Video: The World’s Smallest Movie Created with Atoms


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Today, data is a fact of our lives and enables much of the technology we rely on. From the smartphone in your pocket to the cities we live in, machines and services are all powered by data. But have you ever thought about where we find the space needed to store all the data that we use? Today’s disk drives use about one million atoms to store a single bit of information, but that may soon change. Scientists at IBM are exploring the limits of data storage and through exploratory research, have demonstrated that as few as 12 magnetic atoms can hold the same amount of data.

This research comes at a time when silicon transistor technology is cheap and efficient, but ultimately physical limitations make it unsustainable to scale. IBM scientists began looking at atoms decades ago after recognizing a need to keep pace with computing developments and the huge demand from consumers and businesses to store and gather data quickly. Taking a bottoms-up approach and looking at atoms as the building blocks for future storage and memory solutions, IBM’s atomic memory could allow about 100 times more information to be stored in the same space as a current disk drive—you could essentially fit every movie ever made on a device as small as a ring.

To get a sense of how powerful (and small) atoms are, here’s a chance to see what they look like in the above stop motion animation. Shot through a scanning tunneling microscope, the video above magnifies atoms 100 million times. Take a look to see atoms in action in the world’s smallest movie, A Boy and His Atom.


Childbirth is the number one reason American women visit the hospital, and it ain't cheap. In fact, it's getting more and more expensive. A new study published in Health Affairs found that the cost of having a baby with employer-sponsored health insurance increased by almost 50% in the past seven years.

The study evaluated "trends in cost-sharing for maternity care for women with employer-based health insurance plans, before and after the Affordable Care Act," which was signed into law in 2010. The study looked at over 657,061 women enrolled in large employer-sponsored health insurance plans who delivered babies between 2008 and 2015, as these plans tend to cover more than plans purchased by small businesses or individuals.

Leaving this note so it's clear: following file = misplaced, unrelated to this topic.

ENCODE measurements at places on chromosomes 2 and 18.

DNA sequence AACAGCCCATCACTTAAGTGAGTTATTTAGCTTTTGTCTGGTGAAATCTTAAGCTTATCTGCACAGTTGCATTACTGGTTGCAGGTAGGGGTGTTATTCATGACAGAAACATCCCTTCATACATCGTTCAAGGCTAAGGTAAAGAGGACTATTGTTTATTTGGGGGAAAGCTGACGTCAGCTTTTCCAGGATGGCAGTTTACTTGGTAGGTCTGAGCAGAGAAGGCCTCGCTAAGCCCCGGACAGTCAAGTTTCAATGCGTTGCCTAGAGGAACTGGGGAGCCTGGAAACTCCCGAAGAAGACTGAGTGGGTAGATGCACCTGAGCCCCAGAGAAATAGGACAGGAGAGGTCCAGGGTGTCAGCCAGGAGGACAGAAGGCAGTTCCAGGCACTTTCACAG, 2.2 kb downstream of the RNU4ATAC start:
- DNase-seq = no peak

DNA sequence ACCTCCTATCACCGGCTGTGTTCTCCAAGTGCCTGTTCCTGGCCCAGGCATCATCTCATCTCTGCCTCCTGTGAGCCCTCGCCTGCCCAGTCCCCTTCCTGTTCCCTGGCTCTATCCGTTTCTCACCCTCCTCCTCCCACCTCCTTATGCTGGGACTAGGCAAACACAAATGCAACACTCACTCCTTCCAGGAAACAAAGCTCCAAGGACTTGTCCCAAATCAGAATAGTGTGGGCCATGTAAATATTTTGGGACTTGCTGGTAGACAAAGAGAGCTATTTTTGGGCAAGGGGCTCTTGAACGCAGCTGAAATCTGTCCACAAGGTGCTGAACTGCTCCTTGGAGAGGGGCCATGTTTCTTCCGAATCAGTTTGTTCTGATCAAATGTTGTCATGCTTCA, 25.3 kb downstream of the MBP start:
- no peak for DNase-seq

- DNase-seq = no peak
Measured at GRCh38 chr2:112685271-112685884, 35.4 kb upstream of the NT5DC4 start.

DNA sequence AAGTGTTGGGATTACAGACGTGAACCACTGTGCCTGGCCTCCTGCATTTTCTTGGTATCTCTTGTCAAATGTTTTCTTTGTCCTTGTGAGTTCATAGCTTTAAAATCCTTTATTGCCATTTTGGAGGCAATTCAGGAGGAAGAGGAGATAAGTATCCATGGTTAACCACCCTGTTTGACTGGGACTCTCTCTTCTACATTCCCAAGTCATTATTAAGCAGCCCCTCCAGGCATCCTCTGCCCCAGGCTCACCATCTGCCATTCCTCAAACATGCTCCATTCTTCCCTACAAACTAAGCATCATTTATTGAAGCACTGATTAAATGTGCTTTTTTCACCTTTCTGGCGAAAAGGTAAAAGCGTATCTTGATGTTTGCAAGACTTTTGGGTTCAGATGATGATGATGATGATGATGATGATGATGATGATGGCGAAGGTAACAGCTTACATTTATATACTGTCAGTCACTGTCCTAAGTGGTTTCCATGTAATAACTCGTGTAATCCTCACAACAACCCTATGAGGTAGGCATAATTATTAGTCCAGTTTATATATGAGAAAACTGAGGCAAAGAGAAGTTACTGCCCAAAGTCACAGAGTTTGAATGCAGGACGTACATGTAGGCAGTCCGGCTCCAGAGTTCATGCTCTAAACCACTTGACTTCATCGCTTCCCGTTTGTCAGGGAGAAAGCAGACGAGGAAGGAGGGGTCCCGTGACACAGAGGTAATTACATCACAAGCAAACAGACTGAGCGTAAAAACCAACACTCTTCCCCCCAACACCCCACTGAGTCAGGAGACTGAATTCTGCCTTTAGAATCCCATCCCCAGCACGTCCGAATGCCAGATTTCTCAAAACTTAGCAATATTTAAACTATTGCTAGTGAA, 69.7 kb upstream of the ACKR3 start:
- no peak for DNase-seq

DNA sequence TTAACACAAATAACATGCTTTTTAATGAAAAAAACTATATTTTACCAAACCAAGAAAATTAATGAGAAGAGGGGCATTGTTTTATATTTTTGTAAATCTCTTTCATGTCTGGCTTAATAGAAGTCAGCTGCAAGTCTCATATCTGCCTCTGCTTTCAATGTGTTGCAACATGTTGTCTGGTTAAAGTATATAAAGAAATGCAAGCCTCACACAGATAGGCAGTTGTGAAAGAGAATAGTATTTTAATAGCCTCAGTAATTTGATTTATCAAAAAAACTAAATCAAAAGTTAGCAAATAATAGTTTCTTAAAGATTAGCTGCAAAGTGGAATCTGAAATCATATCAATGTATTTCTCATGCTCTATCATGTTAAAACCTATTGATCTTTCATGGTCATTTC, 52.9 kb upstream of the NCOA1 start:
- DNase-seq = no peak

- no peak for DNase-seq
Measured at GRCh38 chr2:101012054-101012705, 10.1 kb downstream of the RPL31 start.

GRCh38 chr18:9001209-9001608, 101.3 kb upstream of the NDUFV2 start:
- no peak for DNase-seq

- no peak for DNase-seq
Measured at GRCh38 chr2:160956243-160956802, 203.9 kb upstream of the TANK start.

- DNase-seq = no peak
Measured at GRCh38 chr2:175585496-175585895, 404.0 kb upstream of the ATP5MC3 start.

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Cancer is still the second leading cause of death after heart disease for both men and women. The American Cancer Society predicts that 2020 will bring almost 1.8 million new cancer cases and 600,000 cancer deaths, but there's also some good news. The American Cancer Society recently published a report in CA: A Cancer Journal for Clinicians stating the U.S. cancer death rates experienced the largest-single year decline ever reported.

Between 2016 and 2017, cancer death rates fell by 2.2%. While cancer death rates have been steadily falling over the past three decades, it's normally by 1.5% a year. Cancer death rates have dropped by 29% since 1991, which means that there have been 2.9 million fewer cancer deaths in the past three decades than there would have been if the mortality rate had remained constant.

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In order to celebrate the New York Public Library's 125th anniversary, the library announced a list of the top 10 most checked out books in the library's history. The list, which took six months to compile, was determined by a team of experts who looked at the "historic checkout and circulation data" for all formats of the book. Ezra Jack Keats's "The Snow Day" tops the list, having been checked out 485,583 times through June 2019. While many children's books topped the top 10 list, the number one choice is significant because the main character of the story is black. "It's even more amazing that the top-ranked book is a book that has that element of diversity," New York Public Library President Anthony W. Marx said.

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